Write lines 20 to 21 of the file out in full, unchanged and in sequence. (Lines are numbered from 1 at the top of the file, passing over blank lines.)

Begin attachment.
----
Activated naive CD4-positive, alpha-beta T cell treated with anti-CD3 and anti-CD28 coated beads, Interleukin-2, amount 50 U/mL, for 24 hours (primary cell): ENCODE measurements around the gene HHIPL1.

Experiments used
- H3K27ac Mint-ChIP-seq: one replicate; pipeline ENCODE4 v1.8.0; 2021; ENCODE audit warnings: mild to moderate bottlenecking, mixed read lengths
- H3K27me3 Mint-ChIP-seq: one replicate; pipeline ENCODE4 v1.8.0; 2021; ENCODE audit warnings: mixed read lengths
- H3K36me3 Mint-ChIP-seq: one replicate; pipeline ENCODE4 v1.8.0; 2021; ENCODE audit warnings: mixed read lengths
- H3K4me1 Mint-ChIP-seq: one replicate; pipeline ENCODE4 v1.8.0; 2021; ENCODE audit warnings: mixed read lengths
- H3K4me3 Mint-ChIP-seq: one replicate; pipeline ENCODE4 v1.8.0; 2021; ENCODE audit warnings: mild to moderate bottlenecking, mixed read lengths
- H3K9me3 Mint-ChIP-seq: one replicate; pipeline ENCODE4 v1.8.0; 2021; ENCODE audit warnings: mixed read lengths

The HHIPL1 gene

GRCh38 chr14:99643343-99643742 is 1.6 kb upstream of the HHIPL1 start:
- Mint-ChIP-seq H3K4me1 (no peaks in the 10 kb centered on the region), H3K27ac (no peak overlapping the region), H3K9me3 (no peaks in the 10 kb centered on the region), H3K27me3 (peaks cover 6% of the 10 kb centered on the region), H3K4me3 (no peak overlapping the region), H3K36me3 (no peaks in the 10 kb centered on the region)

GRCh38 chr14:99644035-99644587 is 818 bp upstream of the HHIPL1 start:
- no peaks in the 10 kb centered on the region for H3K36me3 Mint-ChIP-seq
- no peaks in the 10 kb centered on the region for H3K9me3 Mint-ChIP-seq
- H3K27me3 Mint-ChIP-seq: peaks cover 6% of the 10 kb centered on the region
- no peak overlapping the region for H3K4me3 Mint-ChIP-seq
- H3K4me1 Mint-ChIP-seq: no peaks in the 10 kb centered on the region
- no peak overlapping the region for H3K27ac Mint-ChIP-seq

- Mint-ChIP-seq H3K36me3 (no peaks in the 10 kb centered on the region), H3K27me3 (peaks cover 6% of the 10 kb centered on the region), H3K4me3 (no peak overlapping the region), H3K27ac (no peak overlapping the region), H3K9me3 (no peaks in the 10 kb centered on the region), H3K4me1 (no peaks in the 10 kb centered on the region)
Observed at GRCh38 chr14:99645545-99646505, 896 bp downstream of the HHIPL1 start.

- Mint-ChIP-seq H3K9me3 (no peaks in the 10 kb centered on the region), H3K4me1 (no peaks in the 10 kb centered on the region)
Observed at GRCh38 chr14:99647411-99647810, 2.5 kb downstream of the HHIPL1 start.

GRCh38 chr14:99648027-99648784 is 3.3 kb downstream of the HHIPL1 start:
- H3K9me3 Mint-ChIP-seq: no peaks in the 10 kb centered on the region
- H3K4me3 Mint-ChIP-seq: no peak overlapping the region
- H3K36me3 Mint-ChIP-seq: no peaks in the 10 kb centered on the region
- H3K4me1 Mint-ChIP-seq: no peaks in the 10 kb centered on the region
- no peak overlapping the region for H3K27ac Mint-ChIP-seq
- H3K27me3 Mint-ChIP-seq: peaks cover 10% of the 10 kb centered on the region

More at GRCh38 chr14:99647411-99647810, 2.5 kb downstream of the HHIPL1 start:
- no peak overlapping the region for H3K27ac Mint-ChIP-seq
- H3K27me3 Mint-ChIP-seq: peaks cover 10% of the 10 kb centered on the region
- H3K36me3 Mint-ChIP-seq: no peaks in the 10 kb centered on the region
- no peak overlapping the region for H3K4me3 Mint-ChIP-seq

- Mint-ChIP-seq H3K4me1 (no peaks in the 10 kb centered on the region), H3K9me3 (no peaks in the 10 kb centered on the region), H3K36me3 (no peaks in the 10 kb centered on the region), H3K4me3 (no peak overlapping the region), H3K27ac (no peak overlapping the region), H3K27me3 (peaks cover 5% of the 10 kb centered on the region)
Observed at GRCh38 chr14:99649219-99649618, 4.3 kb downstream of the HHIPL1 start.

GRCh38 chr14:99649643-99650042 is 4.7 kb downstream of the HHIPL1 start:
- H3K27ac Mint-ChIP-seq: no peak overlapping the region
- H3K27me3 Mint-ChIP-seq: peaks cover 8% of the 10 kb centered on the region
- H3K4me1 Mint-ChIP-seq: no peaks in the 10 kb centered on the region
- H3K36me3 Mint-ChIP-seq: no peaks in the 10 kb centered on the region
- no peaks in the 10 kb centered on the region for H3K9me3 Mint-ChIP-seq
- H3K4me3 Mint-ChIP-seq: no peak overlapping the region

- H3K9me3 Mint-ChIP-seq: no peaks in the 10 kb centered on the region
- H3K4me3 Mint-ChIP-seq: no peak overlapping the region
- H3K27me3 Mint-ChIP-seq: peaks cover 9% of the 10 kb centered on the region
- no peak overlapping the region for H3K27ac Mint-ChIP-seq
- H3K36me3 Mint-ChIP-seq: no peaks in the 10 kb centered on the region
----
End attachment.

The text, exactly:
Observed at GRCh38 chr14:99645545-99646505, 896 bp downstream of the HHIPL1 start.

- Mint-ChIP-seq H3K9me3 (no peaks in the 10 kb centered on the region), H3K4me1 (no peaks in the 10 kb centered on the region)